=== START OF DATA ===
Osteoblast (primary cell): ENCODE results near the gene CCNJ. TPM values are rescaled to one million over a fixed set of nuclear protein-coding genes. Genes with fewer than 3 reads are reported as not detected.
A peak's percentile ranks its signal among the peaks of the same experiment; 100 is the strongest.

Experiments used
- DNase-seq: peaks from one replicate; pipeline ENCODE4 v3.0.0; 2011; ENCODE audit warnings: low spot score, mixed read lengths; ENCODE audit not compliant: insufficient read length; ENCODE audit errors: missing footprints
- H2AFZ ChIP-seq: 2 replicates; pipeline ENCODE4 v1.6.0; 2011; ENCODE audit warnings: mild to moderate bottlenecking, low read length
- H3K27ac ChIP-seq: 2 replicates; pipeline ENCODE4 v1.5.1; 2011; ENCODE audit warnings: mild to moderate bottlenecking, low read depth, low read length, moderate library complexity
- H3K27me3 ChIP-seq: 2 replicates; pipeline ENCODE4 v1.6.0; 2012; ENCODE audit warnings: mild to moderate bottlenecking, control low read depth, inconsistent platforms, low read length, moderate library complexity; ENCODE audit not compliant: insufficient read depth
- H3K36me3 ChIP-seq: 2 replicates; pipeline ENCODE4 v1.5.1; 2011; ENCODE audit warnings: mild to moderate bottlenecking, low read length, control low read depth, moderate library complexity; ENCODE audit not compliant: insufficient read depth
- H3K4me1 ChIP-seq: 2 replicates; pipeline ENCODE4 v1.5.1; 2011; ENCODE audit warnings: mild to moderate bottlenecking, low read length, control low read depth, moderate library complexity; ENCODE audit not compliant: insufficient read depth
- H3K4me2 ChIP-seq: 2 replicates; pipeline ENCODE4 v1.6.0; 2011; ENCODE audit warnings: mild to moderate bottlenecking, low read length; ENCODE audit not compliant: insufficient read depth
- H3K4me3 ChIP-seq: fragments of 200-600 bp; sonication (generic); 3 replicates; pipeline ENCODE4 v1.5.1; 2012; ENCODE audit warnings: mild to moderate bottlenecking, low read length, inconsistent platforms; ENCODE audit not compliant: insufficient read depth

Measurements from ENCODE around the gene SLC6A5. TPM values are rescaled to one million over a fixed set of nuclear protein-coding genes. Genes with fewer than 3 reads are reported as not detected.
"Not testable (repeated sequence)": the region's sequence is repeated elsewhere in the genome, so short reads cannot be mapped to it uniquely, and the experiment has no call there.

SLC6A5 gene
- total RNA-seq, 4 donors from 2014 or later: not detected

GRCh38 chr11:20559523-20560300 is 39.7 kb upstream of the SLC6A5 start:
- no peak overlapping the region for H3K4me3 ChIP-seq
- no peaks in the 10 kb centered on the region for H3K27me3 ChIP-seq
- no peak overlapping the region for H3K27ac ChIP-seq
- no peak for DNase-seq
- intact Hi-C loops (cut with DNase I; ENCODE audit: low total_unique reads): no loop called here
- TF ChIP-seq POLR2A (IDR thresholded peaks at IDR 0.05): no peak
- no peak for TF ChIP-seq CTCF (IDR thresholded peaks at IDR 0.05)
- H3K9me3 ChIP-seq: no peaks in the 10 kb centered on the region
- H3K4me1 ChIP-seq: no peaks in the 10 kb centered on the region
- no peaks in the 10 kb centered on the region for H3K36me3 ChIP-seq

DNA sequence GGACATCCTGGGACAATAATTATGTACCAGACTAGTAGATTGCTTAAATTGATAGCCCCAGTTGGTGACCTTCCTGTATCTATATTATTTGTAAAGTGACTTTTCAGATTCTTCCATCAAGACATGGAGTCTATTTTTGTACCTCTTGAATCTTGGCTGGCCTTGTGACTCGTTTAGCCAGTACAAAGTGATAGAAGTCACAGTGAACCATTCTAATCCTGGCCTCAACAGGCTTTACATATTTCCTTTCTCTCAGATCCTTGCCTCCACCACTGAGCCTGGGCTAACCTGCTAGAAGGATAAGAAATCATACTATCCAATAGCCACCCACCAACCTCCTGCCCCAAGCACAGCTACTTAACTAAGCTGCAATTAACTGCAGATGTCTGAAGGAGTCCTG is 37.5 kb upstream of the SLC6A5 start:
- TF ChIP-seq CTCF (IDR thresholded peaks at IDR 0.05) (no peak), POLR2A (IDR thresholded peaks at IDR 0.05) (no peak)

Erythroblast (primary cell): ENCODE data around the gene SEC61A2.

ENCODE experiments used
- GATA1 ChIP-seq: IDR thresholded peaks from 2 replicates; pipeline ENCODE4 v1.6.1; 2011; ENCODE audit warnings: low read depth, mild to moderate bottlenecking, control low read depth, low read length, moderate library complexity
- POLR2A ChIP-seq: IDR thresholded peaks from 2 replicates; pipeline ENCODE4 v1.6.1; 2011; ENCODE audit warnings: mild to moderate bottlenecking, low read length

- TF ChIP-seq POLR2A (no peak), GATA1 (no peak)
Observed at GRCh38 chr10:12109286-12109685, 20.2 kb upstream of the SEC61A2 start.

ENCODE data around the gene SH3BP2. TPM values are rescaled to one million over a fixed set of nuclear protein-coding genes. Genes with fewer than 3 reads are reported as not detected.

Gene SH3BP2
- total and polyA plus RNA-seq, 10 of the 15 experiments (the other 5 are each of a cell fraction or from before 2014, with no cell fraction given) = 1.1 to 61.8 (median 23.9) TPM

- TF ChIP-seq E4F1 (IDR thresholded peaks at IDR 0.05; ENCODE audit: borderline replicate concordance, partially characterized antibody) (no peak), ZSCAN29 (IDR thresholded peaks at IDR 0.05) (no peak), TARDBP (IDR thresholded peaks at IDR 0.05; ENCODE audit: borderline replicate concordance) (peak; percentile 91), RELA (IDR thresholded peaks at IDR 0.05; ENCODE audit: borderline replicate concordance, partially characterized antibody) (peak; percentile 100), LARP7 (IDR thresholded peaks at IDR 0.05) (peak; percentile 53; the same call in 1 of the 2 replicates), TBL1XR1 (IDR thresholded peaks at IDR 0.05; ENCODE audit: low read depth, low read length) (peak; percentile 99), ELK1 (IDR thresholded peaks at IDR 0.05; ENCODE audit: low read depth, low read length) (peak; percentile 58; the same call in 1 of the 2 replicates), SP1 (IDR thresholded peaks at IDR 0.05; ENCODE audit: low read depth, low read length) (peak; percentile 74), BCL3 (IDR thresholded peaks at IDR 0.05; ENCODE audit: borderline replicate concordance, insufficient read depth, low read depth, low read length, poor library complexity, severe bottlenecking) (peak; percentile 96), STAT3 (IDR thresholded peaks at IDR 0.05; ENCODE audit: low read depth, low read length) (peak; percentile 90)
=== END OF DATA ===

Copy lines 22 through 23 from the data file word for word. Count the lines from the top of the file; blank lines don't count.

- TF ChIP-seq POLR2A (IDR thresholded peaks at IDR 0.05): no peak
- no peak for TF ChIP-seq CTCF (IDR thresholded peaks at IDR 0.05)